Wizard

The big picture • JavaScript for impatient programmers (beta)

原文链接: exploringjs.com

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5. The big picture

In this chapter, I’d like to paint the big picture: What are you learning in this book and how does it fit into the overall landscape of web development?

5.1. What are you learning in this book?

This book teaches the JavaScript language. It focuses on just the language, but offers occasional glimpses at two platforms where JavaScript can be used:

  • Web browsers
  • Node.js

Node.js is important for web development in three ways:

  • You can use it to write server-side software in JavaScript.
  • You can also use it to write software for the command line (think Unix shell, Windows PowerShell, etc.). Many JavaScript-related tools are based on (and executed via) Node.js.
  • Node’s package manager, npm, has become the dominant way of installing tools (such as compilers and build tools) and libraries – even for client-side development.

5.2. The structure of browsers and Node.js

Figure 2: The structure of the two JavaScript platforms web browser and Node.js.

Figure 2: The structure of the two JavaScript platforms web browser and Node.js.

The structures of the two JavaScript platforms web browser and Node.js are similar (fig. 2):

  • The JavaScript engine runs JavaScript code.
  • The JavaScript standard library is part of JavaScript proper and runs on top of the engine.
  • Platform APIs are also available from JavaScript – they provide access to platform-specific functionality. For example:
    • In browsers, you need to use platform-specific APIs if you want to do anything related to the user interface: react to mouse clicks, play sound, etc.
    • In Node.js, platform-specific APIs let you read and write files, download data via HTTP, etc.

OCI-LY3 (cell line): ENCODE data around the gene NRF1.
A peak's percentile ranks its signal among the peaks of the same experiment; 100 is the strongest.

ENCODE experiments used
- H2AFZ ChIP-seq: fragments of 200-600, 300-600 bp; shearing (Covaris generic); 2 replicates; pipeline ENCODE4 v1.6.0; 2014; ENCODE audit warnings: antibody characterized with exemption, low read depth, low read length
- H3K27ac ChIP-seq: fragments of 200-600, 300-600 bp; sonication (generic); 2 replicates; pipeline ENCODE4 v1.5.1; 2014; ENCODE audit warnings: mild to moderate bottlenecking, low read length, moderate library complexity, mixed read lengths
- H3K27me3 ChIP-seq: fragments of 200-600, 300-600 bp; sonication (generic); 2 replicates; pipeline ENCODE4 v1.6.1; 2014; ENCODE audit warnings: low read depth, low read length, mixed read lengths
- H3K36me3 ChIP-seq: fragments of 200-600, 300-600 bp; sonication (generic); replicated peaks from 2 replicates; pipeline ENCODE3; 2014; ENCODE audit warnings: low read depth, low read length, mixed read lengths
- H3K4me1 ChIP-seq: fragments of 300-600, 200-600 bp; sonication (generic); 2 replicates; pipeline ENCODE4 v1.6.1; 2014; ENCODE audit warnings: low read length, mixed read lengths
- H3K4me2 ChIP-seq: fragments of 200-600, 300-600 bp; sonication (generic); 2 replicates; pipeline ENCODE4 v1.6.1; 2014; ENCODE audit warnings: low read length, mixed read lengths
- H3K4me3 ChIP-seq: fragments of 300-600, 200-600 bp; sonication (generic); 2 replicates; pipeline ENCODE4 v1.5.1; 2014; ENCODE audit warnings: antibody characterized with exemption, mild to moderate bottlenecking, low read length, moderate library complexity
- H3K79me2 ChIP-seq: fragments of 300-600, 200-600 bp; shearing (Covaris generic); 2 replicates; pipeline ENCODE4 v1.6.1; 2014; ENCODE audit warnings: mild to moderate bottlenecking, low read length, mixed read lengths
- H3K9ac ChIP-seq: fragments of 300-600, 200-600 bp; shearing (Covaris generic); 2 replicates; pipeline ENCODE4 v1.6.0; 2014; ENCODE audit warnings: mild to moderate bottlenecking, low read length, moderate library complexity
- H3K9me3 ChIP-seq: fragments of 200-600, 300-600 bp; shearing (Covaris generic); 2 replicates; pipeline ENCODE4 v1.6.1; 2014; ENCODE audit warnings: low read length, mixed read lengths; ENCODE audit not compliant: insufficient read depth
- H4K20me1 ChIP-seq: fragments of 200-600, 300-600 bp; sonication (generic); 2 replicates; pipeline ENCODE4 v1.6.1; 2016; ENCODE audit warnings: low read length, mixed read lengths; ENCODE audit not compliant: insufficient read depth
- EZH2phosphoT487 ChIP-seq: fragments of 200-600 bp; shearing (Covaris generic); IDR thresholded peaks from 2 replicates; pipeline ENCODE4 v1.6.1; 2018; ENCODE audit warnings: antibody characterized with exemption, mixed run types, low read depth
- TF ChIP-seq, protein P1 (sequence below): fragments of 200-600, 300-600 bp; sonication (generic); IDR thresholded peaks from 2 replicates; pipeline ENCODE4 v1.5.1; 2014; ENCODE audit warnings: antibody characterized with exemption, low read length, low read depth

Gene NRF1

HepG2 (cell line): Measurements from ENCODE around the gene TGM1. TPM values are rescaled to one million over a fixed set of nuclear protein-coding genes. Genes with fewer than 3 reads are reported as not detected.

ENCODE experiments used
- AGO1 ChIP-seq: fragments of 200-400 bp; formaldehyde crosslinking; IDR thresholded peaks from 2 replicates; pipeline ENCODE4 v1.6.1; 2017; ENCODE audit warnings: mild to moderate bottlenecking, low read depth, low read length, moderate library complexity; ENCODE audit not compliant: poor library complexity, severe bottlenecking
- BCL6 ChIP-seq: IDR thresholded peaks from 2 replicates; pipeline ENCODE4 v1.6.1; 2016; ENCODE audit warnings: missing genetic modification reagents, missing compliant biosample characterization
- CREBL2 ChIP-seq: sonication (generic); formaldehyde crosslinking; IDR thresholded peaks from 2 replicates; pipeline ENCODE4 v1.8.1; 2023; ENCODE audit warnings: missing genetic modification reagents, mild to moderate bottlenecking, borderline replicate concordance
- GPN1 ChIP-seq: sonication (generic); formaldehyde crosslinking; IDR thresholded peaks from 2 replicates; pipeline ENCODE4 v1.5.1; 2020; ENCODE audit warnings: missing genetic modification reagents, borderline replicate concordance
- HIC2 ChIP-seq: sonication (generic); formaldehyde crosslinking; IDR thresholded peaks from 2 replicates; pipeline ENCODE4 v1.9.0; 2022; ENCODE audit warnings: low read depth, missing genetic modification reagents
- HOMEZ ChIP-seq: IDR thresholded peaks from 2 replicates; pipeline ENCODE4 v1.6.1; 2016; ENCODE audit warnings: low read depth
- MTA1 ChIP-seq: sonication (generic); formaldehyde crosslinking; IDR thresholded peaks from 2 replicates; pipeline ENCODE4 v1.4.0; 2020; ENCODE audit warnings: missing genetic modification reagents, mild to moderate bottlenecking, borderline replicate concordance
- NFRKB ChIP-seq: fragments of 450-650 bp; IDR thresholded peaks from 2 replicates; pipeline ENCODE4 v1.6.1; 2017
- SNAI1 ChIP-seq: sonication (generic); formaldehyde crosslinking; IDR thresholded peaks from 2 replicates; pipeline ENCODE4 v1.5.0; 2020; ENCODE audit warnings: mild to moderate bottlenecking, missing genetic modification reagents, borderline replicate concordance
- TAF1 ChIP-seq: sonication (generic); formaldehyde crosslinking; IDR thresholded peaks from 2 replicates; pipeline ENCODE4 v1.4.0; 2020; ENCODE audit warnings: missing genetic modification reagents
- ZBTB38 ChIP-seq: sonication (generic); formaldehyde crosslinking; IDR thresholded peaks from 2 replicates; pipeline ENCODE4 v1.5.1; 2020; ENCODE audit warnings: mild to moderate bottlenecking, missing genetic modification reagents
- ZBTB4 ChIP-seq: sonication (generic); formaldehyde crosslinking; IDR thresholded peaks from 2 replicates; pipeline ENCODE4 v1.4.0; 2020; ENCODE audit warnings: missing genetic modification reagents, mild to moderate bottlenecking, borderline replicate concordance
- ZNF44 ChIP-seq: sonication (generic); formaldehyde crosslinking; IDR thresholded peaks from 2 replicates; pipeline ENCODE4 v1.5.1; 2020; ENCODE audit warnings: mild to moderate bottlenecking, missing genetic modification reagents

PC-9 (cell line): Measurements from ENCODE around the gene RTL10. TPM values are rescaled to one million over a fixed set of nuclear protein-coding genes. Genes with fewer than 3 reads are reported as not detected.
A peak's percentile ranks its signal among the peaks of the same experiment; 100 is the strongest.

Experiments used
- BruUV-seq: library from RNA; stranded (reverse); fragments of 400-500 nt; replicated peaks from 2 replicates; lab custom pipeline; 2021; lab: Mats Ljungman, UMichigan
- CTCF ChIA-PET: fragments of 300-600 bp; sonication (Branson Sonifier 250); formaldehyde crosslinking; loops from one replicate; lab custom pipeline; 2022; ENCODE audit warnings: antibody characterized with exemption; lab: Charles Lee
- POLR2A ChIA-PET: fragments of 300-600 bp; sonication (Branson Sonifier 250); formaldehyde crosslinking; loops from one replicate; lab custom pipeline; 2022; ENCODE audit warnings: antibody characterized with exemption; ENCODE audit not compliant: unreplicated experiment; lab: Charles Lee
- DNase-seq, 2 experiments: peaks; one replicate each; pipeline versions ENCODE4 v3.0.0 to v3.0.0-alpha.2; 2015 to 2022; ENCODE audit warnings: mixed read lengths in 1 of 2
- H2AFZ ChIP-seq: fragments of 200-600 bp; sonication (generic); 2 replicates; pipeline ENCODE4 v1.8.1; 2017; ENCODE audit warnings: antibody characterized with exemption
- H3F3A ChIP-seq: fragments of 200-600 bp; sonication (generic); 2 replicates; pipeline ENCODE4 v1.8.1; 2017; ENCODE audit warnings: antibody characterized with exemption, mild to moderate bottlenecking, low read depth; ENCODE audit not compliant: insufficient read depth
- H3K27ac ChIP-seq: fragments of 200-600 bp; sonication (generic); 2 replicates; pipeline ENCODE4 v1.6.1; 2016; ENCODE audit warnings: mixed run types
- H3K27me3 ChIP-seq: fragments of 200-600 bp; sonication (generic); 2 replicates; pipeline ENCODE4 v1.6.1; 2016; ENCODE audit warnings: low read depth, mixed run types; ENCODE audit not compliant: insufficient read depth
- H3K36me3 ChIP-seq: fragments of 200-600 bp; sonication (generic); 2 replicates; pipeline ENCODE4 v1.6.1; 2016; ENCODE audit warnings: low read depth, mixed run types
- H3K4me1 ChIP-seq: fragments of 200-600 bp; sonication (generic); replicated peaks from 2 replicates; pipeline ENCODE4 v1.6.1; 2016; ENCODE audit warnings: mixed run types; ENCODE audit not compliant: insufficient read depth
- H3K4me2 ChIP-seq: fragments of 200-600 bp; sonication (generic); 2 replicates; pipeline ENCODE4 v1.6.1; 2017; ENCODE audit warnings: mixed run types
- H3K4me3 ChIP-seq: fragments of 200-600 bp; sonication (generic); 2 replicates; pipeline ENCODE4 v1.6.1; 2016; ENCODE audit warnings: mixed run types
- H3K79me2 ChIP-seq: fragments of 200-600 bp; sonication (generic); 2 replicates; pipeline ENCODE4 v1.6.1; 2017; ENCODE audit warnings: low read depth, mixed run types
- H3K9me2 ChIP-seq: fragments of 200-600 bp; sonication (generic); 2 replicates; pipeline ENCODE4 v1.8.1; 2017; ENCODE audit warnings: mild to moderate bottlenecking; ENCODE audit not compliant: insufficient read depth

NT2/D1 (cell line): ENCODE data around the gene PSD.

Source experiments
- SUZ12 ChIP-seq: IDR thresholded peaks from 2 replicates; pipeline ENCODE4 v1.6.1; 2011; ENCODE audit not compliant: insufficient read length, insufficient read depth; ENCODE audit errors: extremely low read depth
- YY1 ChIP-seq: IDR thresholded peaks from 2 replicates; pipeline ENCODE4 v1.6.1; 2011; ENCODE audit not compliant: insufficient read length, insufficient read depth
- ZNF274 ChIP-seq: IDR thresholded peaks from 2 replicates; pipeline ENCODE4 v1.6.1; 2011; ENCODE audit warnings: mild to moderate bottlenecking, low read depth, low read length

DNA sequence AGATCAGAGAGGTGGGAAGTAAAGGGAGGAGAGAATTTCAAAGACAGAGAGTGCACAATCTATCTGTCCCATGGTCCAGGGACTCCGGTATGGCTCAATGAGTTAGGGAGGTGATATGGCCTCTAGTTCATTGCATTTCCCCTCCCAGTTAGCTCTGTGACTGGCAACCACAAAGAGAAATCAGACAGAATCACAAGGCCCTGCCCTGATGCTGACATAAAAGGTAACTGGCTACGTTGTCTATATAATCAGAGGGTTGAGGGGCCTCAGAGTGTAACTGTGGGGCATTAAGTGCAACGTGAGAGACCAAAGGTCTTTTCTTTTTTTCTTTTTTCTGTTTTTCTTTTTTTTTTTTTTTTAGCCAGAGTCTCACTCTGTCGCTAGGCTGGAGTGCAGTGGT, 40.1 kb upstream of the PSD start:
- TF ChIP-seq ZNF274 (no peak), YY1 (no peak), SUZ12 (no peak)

5.2.1. The console

One interesting example is the JavaScript operation for printing information:

console.log('This text is shown on the “console”!');

console.log() is not part of JavaScript proper. That is, it is part of a platform API, but supported by both browsers and Node.js:

  • On browsers, the console is a pane with text that is usually hidden, but can be brought up.
  • On Node.js, anything you log to the console is printed on the command line (think stdout).

5.3. Trying out JavaScript code

You have many options for quickly running pieces of JavaScript. The following subsections describe a few of them.

5.3.1. Browser consoles

The consoles of browsers also let you input code. They are JavaScript command lines. How to open the console differs from browser to browser. Fig. 3 shows the console of Google Chrome.

To find out how to open the console in your web browser, you can do a web search for “console «name-of-your-browser»”. These are pages for some commonly used web browsers:

Figure 3: The console of the web browser “Google Chrome” is open while visiting a web page.

Figure 3: The console of the web browser “Google Chrome” is open while visiting a web page.

5.3.2. The Node.js REPL

REPL stands for read-eval-print loop and basically means command line. To use it, you must first start Node.js from an operating system command line, via the command node. Then an interaction with it looks as depicted in fig. 4: The text after > is input from the user; everything else is output from Node.js.

Figure 4: Starting and using the Node.js REPL (interactive command line).

Figure 4: Starting and using the Node.js REPL (interactive command line).

Reading: REPL interactions

I occasionally demonstrate JavaScript via REPL interactions. Then I also use greater-than symbols (>) to mark input. For example:

> 3 + 5
8

5.3.3. Other options

Other options include:

  • There are many web apps that let you experiment with JavaScript in web browsers. For example, Babel’s REPL.

  • There are also native apps and IDE plugins for running JavaScript.

5.4. Further reading

  • The chapter “Next steps” at the end of this book, provides a more comprehensive look at web development.

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